European Union leaders have expressed their tacit solidarity with the Netherlands over possible anti-Dutch violence arising from Geert Wilder’s film, prime minister Jan Peter Balkenende told reporters on Thursday night.
Balkenende used the EU summit dinner to outline the Netherlands’ position on the film, which is said to portray the Koran as a fascist book which incites violence.
While no other EU leaders made a public comment, many gave sympathetic looks, the Dutch prime minister said. ‘I said it was important that we could count on their support and solidarity and no-one spoke out against that,’ he was quoted as saying by news agency ANP.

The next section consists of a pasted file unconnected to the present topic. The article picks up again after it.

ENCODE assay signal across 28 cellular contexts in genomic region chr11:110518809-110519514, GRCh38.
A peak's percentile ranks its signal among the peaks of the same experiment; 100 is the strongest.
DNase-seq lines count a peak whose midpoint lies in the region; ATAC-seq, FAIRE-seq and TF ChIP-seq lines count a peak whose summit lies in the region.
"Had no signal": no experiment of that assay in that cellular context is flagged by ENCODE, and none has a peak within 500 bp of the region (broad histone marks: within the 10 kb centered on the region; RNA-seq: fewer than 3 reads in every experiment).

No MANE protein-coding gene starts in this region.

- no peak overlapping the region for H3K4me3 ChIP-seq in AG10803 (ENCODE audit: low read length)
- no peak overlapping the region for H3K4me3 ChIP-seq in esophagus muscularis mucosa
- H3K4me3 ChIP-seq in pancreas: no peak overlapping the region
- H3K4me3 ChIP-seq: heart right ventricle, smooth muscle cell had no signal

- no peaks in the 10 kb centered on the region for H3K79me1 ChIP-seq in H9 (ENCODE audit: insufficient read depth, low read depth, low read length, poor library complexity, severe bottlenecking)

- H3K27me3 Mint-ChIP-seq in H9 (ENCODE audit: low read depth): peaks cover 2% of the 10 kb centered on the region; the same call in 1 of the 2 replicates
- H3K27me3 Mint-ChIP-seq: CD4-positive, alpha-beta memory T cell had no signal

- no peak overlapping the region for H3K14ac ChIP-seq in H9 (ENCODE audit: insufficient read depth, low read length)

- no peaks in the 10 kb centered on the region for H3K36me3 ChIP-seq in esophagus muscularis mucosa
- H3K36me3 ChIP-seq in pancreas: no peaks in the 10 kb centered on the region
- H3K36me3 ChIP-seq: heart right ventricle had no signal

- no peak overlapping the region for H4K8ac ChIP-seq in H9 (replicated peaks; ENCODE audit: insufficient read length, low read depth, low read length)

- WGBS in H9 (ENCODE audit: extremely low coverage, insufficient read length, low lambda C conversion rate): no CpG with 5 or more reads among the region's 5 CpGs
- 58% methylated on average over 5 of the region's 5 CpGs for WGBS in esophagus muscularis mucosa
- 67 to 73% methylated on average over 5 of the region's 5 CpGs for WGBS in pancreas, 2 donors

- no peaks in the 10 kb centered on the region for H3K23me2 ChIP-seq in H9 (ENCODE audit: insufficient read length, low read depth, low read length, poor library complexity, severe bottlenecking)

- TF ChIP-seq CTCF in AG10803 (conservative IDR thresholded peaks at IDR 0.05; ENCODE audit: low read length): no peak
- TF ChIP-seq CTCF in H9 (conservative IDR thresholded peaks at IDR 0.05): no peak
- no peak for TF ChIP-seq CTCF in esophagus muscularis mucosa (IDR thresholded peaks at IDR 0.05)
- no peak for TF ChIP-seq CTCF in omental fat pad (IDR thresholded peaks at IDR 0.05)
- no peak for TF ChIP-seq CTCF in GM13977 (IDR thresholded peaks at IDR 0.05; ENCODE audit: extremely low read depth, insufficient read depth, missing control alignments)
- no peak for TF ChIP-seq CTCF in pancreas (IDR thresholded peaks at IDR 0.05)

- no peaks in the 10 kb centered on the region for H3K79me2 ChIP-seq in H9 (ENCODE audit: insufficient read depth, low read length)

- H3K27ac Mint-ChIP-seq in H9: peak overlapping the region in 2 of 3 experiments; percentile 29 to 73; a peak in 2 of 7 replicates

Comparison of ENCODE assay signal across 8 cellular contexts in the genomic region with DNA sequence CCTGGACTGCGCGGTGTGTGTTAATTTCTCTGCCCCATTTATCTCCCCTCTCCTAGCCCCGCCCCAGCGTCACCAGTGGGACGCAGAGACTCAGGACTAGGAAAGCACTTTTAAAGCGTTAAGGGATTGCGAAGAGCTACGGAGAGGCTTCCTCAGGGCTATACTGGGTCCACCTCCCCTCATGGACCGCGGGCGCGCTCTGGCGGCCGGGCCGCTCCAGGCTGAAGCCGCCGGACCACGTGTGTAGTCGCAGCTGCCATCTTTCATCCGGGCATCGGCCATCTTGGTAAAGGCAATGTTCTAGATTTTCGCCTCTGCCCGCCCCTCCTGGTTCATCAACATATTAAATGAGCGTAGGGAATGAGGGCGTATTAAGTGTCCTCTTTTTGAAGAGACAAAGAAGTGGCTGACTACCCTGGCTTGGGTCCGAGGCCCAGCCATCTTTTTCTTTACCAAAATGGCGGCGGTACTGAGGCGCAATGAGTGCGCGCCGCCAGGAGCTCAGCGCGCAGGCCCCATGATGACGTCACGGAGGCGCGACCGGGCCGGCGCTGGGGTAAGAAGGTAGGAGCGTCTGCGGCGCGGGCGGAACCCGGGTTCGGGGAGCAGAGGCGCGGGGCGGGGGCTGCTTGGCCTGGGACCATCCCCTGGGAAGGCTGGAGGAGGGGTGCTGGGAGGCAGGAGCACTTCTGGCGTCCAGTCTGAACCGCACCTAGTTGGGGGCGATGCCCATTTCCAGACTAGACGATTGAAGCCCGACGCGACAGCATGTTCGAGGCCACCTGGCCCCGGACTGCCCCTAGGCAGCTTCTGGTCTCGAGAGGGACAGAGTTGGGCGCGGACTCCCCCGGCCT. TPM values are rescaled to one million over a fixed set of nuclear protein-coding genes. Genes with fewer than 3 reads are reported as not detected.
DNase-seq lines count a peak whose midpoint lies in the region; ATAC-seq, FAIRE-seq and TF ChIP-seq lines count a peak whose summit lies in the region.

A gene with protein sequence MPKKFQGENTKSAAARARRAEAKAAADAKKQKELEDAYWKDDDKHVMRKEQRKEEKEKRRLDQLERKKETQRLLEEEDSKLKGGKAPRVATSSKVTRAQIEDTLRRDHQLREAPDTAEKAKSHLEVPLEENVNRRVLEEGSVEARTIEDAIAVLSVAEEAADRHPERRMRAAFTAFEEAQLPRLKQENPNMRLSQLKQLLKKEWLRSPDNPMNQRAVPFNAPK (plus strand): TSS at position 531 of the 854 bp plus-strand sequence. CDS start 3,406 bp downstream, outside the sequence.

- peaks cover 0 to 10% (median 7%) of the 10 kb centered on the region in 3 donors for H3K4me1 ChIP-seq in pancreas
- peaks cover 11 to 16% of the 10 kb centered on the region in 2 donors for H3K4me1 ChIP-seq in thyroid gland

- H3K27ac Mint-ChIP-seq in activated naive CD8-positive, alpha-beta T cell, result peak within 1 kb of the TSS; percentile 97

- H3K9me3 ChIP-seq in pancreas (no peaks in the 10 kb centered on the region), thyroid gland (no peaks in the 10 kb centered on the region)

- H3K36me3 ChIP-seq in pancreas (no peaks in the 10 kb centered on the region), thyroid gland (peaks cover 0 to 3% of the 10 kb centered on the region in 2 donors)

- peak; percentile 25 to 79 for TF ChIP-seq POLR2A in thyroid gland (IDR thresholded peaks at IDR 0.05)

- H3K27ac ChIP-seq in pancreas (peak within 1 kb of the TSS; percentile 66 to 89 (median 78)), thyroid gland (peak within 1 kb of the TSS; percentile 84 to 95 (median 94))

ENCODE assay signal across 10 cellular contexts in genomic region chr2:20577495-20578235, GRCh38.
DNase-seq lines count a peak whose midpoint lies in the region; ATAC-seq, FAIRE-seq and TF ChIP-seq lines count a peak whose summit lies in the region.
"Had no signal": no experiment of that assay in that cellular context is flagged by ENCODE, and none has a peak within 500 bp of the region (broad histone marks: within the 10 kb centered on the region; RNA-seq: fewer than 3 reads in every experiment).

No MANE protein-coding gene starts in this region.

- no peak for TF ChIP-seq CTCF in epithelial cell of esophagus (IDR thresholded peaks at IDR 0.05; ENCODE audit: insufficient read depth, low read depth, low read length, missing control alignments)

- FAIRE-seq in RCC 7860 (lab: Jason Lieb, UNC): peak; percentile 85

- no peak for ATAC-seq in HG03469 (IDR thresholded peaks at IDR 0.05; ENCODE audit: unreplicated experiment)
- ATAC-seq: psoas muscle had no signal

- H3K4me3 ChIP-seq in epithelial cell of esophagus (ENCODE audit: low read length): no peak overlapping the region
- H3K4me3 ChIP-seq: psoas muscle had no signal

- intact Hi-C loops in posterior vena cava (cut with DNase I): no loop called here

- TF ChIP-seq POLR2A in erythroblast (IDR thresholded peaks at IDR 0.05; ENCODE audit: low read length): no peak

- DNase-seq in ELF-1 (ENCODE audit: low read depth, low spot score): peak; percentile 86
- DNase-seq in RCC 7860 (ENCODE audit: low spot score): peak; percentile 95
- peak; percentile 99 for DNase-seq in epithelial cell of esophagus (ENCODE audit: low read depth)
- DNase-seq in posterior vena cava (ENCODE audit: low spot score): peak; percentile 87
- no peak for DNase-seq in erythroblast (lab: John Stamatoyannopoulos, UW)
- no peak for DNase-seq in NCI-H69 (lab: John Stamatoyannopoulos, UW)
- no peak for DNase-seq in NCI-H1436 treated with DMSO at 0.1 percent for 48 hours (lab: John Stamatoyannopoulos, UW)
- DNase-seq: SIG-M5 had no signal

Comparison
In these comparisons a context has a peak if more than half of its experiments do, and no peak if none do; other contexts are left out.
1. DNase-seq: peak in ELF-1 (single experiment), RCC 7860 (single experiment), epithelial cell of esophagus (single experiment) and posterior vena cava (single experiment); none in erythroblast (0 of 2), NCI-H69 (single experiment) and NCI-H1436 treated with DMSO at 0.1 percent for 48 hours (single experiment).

France and Denmark have already made public shows of support for the Dutch decision not to ban the film because a ban would contradict the right to free speech. Britain, Spain, Austria and Hungary have also given their backing, ANP said.
The Telegraaf reports on Friday that EU socialist party leaders, including Denmark’s former prime minister Poul Nyrup Rasmussen, were irritated that Balkenende raised the issue during the formal diner.
‘We must not raise these sort of national issues at EU summits, Rasmussen was quoted as saying, adding that ‘freedom of speech is not meant to be used to insult others.’
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